Amici Curiae: Why Edgar Schmidt is Suing the Department of Justice
Edgar Schmidt is a senior lawyer with the Department of Justice. That is, he used to be a senior lawyer with the Department of Justice until he was suspended on December 14th, 2012 after suing the Department by alleging that it has been conducting inadequate reviews to ensure proposed legislation complies with the Canadian Charter of Rights and Freedoms (the “Charter”).
The Department of Justice plays an important role in Canadian policy-making: it reviews proposed bills and legislations to make sure they are compatible with human rights legislation or the Charter. If the proposed legislation does not comply, the Department reports the inconsistency to the House of Commons. At least that’s the theory.
Section 4.1 of the Department of Justice Act outlines how regulations and bills are examined, which specifically provides that “the Minister shall…examine every regulation…and every Bill introduced… in order to ascertain whether any of the provisions thereof are inconsistent with the purposes and provisions of the Canadian Charter of Rights and Freedoms and the Minister shall report any such inconsistency to the House of Commons at the first convenient opportunity.”
Based on this provision, the Minister of Justice has a duty to report to the House of Commons any inconsistency a bill or regulation has with the Charter. In addition, the Minister of Justice has a duty to report any inconsistency a bill or regulation has with the Canadian Bill of Rights under section 3 of the Canadian Bill of Rights along with similar duties under section 3(2) and 3(3) of the Statutory Instruments Act.
The issue is that the Department of Justice has been interpreting these duties in a loose – and arguably unlawful – way.
Schmidt alleges that since 1993, with the knowledge and approval of the Deputy Minister, the Department of Justice has applied a different standard than that required under section 4.1 of the Department of Justice Act. Whereas the statute requires officials to report any such inconsistencies with the Charter or the Bill of Rights to the House of Commons, a different interpretation has been followed in the Department by qualifying such inconsistencies into two distinct categories: manifestly or certainly inconsistent.
Schmidt explains how certainly inconsistent provisions are dealt with in the Department in his statement of claim:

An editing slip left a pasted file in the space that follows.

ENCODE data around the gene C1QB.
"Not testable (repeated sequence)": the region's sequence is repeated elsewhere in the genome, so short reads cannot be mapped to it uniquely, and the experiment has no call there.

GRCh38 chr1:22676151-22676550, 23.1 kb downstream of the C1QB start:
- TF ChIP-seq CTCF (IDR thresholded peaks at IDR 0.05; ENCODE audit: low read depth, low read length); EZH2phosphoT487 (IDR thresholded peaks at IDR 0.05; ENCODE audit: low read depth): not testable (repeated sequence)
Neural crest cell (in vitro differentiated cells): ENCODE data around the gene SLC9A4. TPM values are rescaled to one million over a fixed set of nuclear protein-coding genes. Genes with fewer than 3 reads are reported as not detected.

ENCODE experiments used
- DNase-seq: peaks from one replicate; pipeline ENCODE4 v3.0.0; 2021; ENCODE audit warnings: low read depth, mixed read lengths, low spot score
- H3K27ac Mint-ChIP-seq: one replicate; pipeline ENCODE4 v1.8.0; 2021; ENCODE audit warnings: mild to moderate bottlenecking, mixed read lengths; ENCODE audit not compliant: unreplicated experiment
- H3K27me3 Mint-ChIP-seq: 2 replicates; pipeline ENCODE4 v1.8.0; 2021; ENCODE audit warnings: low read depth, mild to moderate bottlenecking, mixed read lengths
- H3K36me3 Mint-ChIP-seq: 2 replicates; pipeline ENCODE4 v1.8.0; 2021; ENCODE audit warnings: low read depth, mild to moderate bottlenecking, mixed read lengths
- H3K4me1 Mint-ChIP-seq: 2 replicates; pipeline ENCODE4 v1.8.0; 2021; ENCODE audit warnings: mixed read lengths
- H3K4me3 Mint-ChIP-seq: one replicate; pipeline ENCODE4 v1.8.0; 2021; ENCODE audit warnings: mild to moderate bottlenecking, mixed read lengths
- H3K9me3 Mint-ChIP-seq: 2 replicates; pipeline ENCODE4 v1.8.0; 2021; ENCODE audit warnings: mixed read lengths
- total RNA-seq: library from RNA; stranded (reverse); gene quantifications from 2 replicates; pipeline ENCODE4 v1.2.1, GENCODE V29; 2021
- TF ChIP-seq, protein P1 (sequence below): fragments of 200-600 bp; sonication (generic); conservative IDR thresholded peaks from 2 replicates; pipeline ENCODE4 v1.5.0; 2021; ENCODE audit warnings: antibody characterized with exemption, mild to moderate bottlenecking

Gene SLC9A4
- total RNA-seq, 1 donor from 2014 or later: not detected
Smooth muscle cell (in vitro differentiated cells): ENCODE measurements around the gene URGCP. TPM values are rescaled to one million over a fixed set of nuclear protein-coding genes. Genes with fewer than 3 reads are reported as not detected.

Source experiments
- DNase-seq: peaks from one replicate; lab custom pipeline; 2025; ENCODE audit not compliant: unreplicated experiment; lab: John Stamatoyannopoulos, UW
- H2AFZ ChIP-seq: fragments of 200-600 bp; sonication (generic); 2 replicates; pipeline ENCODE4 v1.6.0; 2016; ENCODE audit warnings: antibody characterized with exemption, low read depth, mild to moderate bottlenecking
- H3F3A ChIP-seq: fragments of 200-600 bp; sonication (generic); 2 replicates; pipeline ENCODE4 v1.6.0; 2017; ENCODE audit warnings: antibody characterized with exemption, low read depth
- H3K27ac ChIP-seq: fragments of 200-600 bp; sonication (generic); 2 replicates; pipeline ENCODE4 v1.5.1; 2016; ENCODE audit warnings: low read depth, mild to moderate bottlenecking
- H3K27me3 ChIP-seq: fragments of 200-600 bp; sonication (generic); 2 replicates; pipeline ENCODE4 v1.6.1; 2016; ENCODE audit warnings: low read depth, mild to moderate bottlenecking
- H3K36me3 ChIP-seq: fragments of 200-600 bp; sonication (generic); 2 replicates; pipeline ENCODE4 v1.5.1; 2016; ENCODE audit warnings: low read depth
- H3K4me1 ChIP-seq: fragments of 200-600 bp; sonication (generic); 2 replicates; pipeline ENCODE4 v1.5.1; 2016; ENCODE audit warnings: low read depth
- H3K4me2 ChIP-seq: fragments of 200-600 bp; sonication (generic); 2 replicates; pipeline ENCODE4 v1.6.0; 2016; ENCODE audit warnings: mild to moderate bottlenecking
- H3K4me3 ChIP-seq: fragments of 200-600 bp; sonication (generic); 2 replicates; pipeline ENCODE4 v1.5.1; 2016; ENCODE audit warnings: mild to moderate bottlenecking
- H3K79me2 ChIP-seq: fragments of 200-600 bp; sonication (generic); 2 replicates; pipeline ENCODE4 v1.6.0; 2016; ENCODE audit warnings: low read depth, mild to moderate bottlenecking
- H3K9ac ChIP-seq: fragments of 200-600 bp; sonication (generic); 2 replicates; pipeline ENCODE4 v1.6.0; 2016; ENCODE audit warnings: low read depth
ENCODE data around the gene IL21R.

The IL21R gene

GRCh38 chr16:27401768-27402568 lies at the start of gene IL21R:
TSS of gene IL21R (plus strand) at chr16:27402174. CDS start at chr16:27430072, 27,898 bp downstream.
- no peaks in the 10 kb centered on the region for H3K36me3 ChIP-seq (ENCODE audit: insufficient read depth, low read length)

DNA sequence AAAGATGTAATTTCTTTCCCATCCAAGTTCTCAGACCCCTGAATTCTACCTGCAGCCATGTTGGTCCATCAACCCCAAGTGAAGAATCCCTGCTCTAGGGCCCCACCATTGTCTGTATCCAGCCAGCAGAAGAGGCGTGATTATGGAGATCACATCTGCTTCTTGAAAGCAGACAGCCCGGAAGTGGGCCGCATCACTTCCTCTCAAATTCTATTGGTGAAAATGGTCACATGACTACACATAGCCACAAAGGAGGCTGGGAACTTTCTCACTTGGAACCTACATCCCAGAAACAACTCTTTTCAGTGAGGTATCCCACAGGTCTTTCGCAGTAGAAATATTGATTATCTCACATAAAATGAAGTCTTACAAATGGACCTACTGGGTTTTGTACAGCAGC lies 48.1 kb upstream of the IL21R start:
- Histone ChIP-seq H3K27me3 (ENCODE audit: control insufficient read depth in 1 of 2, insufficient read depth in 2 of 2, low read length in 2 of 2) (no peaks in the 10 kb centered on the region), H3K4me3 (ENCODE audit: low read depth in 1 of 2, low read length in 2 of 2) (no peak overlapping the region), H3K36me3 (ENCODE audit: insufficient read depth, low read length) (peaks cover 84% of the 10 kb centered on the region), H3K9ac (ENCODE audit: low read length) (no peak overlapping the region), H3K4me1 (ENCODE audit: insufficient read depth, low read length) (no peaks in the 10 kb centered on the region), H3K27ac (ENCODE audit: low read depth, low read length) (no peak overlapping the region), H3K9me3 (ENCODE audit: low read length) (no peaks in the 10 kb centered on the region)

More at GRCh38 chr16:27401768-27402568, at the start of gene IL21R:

“14. Specifically, with regard to its examination under the Department of Justice Act in relation to the Charter, if it is in the opinion of counsel in the Department that:
a. a provision is likely or even almost certainly inconsistent with the Charter – even if the probability of inconsistency is 95% or more -, but
b. some argument can be reasonably be made in favour of its consistency – even if all arguments in favour of consistency have a combined likelihood of success of 5% or less-,
no advice is given to the Deputy Minister that he or she – unless he or she forms a different opinion – has a duty to communicate the concern to a Clerk of the Privy Council.”
Based on these allegations, the Department of Justice is approving proposed legislation that has only the mere possibility of being consistent with the Charter or the Bill of Rights – even if that possibility is an extremely remote one. In contrast, Schmidt argues that the statutory examination provisions require the Department of Justice to determine whether the proposed legislation is actually consistent with the Charter or the Bill of Rights – not on the possibility of whether or not the legislation could be consistent.
Essentially, rather than public officials doing their due diligence to make sure proposed laws comply with our protected human rights, they are passing questionable laws and putting the onus on the Canadian public to challenge the legislation for infringements of the Charter or the Bill of Rights. It’s a frightening proposition. If Schmidt’s allegations are proven to be true, it could mean that Canada is rife with laws that are inconsistent with human rights, if only because of the failings of a government watchdog and the limited resources of a legal system unable to rectify them all.